We are a commune of inquiring, skeptical, politically centrist, capitalist, anglophile, traditionalist New England Yankee humans, humanoids, and animals with many interests beyond and above politics. Each of us has had a high-school education (or GED), but all had ADD so didn't pay attention very well, especially the dogs. Each one of us does "try my best to be just like I am," and none of us enjoys working for others, including for Maggie, from whom we receive neither a nickel nor a dime. Freedom from nags, cranks, government, do-gooders, control-freaks and idiots is all that we ask for.
"Bullshit" is the title of a well-known 1986 essay by Princeton philosopher Harry Frankfurt, now expanded into a short book.
Two of Frankfurt's main points seem to be that, 1, the bullshitter is more motivated to create an impression of himself rather than to communicate substantial true material and 2. bullshit may be more insidious than lying. From a review of the book here:
...bullshitters seek to convey a certain impression of themselves without being concerned about whether anything at all is true. They quietly change the rules governing their end of the conversation so that claims about truth and falsity are irrelevant. Frankfurt concludes that although bullshit can take many innocent forms, excessive indulgence in it can eventually undermine the practitioner's capacity to tell the truth in a way that lying does not. Liars at least acknowledge that it matters what is true. By virtue of this, Frankfurt writes, bullshit is a greater enemy of the truth than lies are.
Besides being a very bright fellow, his life as an academic gives him unique experience with the world of bullshit. We are all bullshitters, to some extent, but some make a career of it.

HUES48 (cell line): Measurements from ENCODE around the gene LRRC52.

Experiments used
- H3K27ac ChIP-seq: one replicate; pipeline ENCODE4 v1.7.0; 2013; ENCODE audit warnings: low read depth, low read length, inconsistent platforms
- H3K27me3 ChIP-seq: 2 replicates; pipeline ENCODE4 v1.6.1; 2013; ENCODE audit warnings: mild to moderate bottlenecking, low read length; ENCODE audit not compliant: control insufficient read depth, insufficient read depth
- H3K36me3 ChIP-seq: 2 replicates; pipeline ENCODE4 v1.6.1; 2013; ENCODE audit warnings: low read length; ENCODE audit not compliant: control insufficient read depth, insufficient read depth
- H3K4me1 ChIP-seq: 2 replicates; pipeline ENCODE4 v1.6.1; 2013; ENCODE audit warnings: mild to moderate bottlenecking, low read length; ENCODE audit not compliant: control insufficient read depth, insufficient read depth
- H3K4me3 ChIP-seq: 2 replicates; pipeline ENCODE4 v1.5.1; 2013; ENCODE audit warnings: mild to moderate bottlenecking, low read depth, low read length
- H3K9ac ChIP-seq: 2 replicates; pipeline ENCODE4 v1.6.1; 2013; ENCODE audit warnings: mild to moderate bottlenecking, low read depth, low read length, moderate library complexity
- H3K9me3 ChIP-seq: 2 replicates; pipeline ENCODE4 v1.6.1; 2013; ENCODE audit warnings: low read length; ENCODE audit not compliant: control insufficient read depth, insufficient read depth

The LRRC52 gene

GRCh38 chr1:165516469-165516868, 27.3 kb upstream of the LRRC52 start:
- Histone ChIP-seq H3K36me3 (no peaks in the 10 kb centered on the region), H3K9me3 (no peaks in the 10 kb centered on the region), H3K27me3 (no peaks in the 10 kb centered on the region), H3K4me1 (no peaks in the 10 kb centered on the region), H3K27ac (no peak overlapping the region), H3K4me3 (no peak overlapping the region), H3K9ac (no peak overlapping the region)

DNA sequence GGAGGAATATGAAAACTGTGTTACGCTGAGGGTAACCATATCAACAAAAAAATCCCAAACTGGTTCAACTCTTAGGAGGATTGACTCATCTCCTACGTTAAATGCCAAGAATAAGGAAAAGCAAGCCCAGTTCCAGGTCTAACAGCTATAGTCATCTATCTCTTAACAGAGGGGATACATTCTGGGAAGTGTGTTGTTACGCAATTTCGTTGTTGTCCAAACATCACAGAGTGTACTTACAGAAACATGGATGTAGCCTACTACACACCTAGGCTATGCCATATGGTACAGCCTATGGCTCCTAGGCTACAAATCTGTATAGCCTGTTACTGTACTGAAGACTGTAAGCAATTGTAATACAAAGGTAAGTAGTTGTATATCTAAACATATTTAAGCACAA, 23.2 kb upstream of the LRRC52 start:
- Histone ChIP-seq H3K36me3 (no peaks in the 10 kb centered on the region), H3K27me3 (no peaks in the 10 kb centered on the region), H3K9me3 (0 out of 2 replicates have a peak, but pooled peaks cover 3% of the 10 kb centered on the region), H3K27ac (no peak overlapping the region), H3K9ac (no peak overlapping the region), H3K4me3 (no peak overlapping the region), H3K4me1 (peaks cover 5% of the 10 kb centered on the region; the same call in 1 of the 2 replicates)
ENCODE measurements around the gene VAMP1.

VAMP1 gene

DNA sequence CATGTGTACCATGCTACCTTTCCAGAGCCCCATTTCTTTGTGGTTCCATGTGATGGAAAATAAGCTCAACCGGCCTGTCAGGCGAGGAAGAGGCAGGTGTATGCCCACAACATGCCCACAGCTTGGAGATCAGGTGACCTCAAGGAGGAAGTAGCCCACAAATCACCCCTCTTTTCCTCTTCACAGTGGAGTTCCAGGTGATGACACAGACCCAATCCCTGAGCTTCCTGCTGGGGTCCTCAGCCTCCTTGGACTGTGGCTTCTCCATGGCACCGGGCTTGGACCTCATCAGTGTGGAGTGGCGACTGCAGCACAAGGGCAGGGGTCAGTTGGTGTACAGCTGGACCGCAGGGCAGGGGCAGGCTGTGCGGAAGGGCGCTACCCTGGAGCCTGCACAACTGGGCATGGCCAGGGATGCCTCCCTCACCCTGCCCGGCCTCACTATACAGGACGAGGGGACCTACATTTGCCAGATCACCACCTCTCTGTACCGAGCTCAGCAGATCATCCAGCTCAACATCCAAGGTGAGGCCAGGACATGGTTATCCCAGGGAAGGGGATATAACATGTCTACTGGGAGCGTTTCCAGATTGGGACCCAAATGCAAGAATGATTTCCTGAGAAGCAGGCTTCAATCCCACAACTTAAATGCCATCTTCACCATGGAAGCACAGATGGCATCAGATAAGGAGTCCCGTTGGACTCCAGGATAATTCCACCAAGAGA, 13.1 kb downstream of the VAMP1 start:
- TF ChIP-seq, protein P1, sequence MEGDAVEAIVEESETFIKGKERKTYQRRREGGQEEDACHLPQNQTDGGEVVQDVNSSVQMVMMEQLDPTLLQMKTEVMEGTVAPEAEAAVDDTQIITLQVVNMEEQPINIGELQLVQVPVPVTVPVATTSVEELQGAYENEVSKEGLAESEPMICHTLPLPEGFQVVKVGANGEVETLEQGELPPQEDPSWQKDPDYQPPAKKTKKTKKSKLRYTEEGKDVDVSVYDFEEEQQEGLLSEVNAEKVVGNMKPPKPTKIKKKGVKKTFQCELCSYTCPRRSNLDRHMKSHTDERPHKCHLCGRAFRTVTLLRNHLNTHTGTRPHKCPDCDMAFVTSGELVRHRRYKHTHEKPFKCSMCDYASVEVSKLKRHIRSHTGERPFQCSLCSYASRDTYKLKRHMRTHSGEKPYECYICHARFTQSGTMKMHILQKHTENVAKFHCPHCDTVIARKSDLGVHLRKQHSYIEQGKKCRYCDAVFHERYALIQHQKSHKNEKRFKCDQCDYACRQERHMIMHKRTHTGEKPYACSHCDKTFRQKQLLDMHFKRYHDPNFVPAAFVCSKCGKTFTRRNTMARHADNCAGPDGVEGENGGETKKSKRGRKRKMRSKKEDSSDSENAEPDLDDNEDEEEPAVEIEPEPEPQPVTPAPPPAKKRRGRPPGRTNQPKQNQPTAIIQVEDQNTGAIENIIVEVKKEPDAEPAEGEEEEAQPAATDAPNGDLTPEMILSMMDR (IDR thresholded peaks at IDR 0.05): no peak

Frankfurt's original 6-page essay can be read here. One quote:
It is impossible for someone to lie unless he thinks he knows the truth. Producing bullshit requires no such conviction. A person who lies is thereby responding to the truth, and he is to that extent respectful of it. When an honest man speaks, he says only what he believes to be true; and for the liar, it is correspondingly indispensable that he considers his statements to be false. For the bullshitter, however, all these bets are off: he is neither on the side of the true nor on the side of the false. His eye is not on the facts at all, as the eyes of the honest man and of the liar are, except insofar as they may be pertinent to his interest in getting away with what he says. He does not care whether the things he says describe reality correctly. He just picks them out, or makes them up, to suit his purpose.
I worked for years with a first-class bullshitter. She was also a first-class bully, and intimidated even people well above her into believing whatever she said was right. Whatever went wrong was someone else's fault. After about 15 years, she finally was marginalized but she did alot of damage. You see these people, run like hell.
Like Critical Inquiry, Raritan used to have some percentage of interesting essays. Both have been taken over by the memes of the left, as U Chicago and Rutgers filled to the gunwales with automatic lefties.
Both are still worth browsing if they're in the library, back in the issues of the 80s anyway.
I don't recall, by the way, at a distance of many years, that Frankfurt said the bullshitter was worried about the impression he made. That was reserved for humbug (4th of July speeches and so forth. As a high school band member I was subjected to too many humbug speeches.)
The bullshitter was by contrast just indifferent to the truth of the matter.
Exactly. I worked under a guy like that -- it wasn't so much that he'd lie to you as that the truth or falsehood of his statements simply weren't an issue for him at all. All he cared about was the effect he could have. Perhaps he did a bit of strategizing about how likely he was to be called on anything he said. He was amazingly good at making weasel words sound as if they added up to something. I never saw anyone successfully hold him to any prior statement, or saw him admit to responsibility for any bad result. Clients always fell for it; someone eventually got angry, but none ever seemed to understand what he'd done to them.
He sometimes used to barge into my office and try to manipulate me. I found it was possible to chase him out by turning the conversation to anything concrete and factual. He couldn't take more than about 15 seconds of that -- would just turn tail and leave. It was as if there were no oxygen in the air when that kind of conversation was happening.